What's the right small business owner salary? Determining this number is among the most daunting challenges of successfully operating a new or established venture. In July 2015, a host of small business owners answered two key questions: How do I determine what to pay myself? What are the implications of taking money out of my business? Here's what they had to say.

Employer/Employee Needs

At a bare minimum, business owners need to pay themselves enough to cover personal bills and expenses. Jason Parks, owner of The Media Captain, says, "I try to pay myself modestly, so I know there will be enough cash left in the business for other endeavors. Whether that is hiring a new employee or investing more in advertising, I try to keep a nice influx of cash in the business bank account."

A small business owner salary should also be determined at least partly on the needs of employees. "I pay myself a low salary (under $50K) because I want to make sure employees are always paid first and the company has a rainy day fund," says Aaron Udler, president of OfficePro Inc.

Steven Sashen, cofounder of Xero Shoes, notes that "anything we take for ourselves is money that's not available for purchasing inventory, hiring other talent or paying for the various activities that generate revenue. At the same time, if we're taking so little that we suffer, it reduces our productivity and increases our stress. Suffice it to say, our employees often make more than we do."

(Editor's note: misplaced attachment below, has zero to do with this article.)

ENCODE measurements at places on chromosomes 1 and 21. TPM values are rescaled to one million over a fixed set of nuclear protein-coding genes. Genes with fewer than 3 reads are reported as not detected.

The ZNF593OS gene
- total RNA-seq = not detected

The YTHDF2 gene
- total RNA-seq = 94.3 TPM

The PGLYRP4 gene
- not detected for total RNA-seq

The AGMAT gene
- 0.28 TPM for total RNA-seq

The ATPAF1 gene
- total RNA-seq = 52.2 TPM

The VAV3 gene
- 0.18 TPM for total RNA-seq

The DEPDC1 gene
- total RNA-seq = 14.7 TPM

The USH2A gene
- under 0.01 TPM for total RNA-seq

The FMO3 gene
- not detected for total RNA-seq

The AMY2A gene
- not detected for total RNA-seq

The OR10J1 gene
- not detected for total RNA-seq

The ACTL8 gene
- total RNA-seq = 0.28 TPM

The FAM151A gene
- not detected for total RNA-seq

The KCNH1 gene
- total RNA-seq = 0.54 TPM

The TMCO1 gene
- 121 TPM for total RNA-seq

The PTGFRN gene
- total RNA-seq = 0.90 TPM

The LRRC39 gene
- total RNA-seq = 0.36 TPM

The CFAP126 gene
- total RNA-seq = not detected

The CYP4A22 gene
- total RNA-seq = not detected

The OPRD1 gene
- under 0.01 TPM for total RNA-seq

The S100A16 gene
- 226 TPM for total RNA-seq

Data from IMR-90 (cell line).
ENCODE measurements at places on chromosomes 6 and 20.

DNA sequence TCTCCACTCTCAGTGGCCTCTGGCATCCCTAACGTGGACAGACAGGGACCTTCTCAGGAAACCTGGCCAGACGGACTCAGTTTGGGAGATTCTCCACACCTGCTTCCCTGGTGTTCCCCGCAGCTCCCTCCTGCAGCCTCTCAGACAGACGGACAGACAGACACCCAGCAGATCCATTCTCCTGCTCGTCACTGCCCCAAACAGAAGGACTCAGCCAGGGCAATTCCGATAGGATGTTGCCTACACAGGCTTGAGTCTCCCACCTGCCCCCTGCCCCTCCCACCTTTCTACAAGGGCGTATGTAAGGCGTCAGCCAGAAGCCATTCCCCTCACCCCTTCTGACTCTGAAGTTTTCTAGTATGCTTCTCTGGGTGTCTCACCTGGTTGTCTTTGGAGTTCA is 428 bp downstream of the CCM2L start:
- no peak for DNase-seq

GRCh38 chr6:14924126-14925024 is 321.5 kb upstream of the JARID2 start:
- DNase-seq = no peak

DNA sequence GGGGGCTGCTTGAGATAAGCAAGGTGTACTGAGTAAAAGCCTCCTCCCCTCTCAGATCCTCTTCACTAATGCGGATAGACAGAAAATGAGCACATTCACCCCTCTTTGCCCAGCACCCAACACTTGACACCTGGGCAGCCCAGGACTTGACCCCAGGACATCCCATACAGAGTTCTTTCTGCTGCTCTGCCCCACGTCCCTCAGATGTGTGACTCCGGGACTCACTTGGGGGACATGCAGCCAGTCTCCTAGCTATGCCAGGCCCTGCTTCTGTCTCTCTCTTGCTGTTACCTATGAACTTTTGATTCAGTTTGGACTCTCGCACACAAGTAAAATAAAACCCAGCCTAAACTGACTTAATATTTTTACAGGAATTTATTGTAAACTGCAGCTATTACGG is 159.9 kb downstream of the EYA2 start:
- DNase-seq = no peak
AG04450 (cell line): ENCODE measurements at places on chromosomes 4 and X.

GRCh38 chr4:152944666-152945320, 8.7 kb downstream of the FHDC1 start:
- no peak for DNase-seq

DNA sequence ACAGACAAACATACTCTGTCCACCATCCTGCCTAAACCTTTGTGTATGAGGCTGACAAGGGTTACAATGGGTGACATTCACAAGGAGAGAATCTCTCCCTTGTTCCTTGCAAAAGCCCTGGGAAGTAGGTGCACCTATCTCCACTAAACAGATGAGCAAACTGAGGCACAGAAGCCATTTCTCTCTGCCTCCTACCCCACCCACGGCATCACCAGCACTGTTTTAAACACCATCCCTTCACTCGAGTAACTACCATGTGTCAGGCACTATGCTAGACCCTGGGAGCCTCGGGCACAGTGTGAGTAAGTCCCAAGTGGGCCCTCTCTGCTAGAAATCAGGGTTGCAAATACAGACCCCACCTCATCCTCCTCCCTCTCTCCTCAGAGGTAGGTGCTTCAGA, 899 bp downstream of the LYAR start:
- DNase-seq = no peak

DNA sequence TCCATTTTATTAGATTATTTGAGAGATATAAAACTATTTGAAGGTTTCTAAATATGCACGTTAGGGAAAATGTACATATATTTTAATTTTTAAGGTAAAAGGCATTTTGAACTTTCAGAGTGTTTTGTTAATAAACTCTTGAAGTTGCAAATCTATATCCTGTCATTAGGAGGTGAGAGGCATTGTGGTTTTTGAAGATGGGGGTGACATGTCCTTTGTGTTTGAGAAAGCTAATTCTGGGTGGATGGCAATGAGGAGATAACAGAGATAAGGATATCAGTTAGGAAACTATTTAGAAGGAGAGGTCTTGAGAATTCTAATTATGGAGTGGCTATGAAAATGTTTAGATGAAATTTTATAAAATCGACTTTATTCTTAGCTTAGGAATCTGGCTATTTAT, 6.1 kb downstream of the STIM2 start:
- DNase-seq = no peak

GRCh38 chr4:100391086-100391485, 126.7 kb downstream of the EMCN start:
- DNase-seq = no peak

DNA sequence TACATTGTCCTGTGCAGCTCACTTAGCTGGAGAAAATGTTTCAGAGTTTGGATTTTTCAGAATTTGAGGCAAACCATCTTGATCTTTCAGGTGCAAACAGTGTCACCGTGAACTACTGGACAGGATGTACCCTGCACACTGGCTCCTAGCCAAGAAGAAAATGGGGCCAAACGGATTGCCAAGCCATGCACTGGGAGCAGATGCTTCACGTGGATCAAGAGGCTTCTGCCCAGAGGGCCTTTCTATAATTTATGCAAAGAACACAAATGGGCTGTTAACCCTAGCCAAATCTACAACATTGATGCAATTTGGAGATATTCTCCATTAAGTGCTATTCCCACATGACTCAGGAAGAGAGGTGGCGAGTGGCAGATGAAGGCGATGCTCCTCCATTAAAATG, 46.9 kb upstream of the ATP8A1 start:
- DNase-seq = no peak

Enterprise Strength

Other business owners base their decision on the strength of their enterprise. "Some think it's OK to take money out of the business before all expenses are paid, therefore driving the business's bank account into the negative," says Sam Carter of Challenge Coins 4 U. "Assuming you have employees, this can be a dangerous move and can hurt financially and personally."

Eboni L. Truss, CEO of The Purpose, Passion + Profit Group, uses the "third rule." She puts 33 percent of net revenue back into her business for operations, 33 percent toward marketing and the final 33 percent toward herself. "If you begin taking money out of your business before it is financially feasible, your business will definitely suffer," she says. "Taking money out too soon can also cause you to miss opportunities. For example, a door may open for you to invest in a venture that would grow your business. However, if you have no financial capital set aside to take the opportunity, you'll have missed a potentially lucrative endeavor."

"In the short run, a business owner needs to pay himself enough money to cover personal bills and expenses," says Daniel Decker, co-owner of One Marketing. "If the business doesn't provide at least that much, it's not going to last long."

As with any other business decision, the right choice will depend on the unique circumstances in your company and industry. When in doubt, work with a trusted advisor to outline a strategy.

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